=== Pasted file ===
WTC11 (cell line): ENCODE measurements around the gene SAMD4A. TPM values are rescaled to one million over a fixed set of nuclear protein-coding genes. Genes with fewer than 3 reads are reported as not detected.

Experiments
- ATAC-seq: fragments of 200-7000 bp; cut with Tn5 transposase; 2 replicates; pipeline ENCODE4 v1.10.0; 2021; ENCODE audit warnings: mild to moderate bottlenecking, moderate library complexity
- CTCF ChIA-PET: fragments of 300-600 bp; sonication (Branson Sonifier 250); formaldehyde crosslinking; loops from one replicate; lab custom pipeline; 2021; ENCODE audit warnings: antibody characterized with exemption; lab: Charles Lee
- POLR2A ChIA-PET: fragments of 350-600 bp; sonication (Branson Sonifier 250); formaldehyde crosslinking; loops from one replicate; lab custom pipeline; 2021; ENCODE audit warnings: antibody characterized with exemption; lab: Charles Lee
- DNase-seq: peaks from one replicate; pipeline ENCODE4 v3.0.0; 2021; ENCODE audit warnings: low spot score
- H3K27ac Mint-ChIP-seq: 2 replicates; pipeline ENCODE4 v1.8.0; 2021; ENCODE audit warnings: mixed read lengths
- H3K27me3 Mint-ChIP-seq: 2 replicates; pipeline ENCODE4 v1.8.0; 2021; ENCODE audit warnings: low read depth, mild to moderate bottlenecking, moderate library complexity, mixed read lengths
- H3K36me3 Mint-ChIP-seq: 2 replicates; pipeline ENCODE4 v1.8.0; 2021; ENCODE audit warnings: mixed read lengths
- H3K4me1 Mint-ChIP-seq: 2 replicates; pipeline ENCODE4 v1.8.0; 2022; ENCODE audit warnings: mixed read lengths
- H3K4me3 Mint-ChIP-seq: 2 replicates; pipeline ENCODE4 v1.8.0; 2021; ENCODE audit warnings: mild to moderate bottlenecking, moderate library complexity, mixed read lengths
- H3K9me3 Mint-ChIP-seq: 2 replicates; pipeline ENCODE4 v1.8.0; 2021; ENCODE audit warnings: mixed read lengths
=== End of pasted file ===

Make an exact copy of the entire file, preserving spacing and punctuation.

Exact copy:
WTC11 (cell line): ENCODE measurements around the gene SAMD4A. TPM values are rescaled to one million over a fixed set of nuclear protein-coding genes. Genes with fewer than 3 reads are reported as not detected.

Experiments
- ATAC-seq: fragments of 200-7000 bp; cut with Tn5 transposase; 2 replicates; pipeline ENCODE4 v1.10.0; 2021; ENCODE audit warnings: mild to moderate bottlenecking, moderate library complexity
- CTCF ChIA-PET: fragments of 300-600 bp; sonication (Branson Sonifier 250); formaldehyde crosslinking; loops from one replicate; lab custom pipeline; 2021; ENCODE audit warnings: antibody characterized with exemption; lab: Charles Lee
- POLR2A ChIA-PET: fragments of 350-600 bp; sonication (Branson Sonifier 250); formaldehyde crosslinking; loops from one replicate; lab custom pipeline; 2021; ENCODE audit warnings: antibody characterized with exemption; lab: Charles Lee
- DNase-seq: peaks from one replicate; pipeline ENCODE4 v3.0.0; 2021; ENCODE audit warnings: low spot score
- H3K27ac Mint-ChIP-seq: 2 replicates; pipeline ENCODE4 v1.8.0; 2021; ENCODE audit warnings: mixed read lengths
- H3K27me3 Mint-ChIP-seq: 2 replicates; pipeline ENCODE4 v1.8.0; 2021; ENCODE audit warnings: low read depth, mild to moderate bottlenecking, moderate library complexity, mixed read lengths
- H3K36me3 Mint-ChIP-seq: 2 replicates; pipeline ENCODE4 v1.8.0; 2021; ENCODE audit warnings: mixed read lengths
- H3K4me1 Mint-ChIP-seq: 2 replicates; pipeline ENCODE4 v1.8.0; 2022; ENCODE audit warnings: mixed read lengths
- H3K4me3 Mint-ChIP-seq: 2 replicates; pipeline ENCODE4 v1.8.0; 2021; ENCODE audit warnings: mild to moderate bottlenecking, moderate library complexity, mixed read lengths
- H3K9me3 Mint-ChIP-seq: 2 replicates; pipeline ENCODE4 v1.8.0; 2021; ENCODE audit warnings: mixed read lengths